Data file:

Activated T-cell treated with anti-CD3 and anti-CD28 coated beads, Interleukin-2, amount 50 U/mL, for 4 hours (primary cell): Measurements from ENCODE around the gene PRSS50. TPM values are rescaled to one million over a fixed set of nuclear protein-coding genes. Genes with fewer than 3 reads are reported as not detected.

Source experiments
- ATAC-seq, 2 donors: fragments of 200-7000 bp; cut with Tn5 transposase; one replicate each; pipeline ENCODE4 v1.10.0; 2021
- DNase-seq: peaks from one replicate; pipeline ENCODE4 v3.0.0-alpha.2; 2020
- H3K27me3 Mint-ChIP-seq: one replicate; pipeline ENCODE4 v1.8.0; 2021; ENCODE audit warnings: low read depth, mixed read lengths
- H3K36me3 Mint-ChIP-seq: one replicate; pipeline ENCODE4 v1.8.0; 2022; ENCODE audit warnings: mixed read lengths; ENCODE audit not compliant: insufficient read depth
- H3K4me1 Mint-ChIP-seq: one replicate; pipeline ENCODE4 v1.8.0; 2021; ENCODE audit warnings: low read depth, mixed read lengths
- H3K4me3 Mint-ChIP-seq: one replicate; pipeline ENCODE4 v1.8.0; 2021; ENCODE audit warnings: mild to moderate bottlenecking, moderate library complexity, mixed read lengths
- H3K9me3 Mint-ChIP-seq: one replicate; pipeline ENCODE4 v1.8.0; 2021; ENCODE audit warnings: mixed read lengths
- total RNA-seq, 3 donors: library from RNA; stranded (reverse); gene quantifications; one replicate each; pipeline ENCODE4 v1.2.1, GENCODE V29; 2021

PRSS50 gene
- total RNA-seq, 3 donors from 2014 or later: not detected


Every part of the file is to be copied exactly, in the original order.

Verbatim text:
Activated T-cell treated with anti-CD3 and anti-CD28 coated beads, Interleukin-2, amount 50 U/mL, for 4 hours (primary cell): Measurements from ENCODE around the gene PRSS50. TPM values are rescaled to one million over a fixed set of nuclear protein-coding genes. Genes with fewer than 3 reads are reported as not detected.

Source experiments
- ATAC-seq, 2 donors: fragments of 200-7000 bp; cut with Tn5 transposase; one replicate each; pipeline ENCODE4 v1.10.0; 2021
- DNase-seq: peaks from one replicate; pipeline ENCODE4 v3.0.0-alpha.2; 2020
- H3K27me3 Mint-ChIP-seq: one replicate; pipeline ENCODE4 v1.8.0; 2021; ENCODE audit warnings: low read depth, mixed read lengths
- H3K36me3 Mint-ChIP-seq: one replicate; pipeline ENCODE4 v1.8.0; 2022; ENCODE audit warnings: mixed read lengths; ENCODE audit not compliant: insufficient read depth
- H3K4me1 Mint-ChIP-seq: one replicate; pipeline ENCODE4 v1.8.0; 2021; ENCODE audit warnings: low read depth, mixed read lengths
- H3K4me3 Mint-ChIP-seq: one replicate; pipeline ENCODE4 v1.8.0; 2021; ENCODE audit warnings: mild to moderate bottlenecking, moderate library complexity, mixed read lengths
- H3K9me3 Mint-ChIP-seq: one replicate; pipeline ENCODE4 v1.8.0; 2021; ENCODE audit warnings: mixed read lengths
- total RNA-seq, 3 donors: library from RNA; stranded (reverse); gene quantifications; one replicate each; pipeline ENCODE4 v1.2.1, GENCODE V29; 2021

PRSS50 gene
- total RNA-seq, 3 donors from 2014 or later: not detected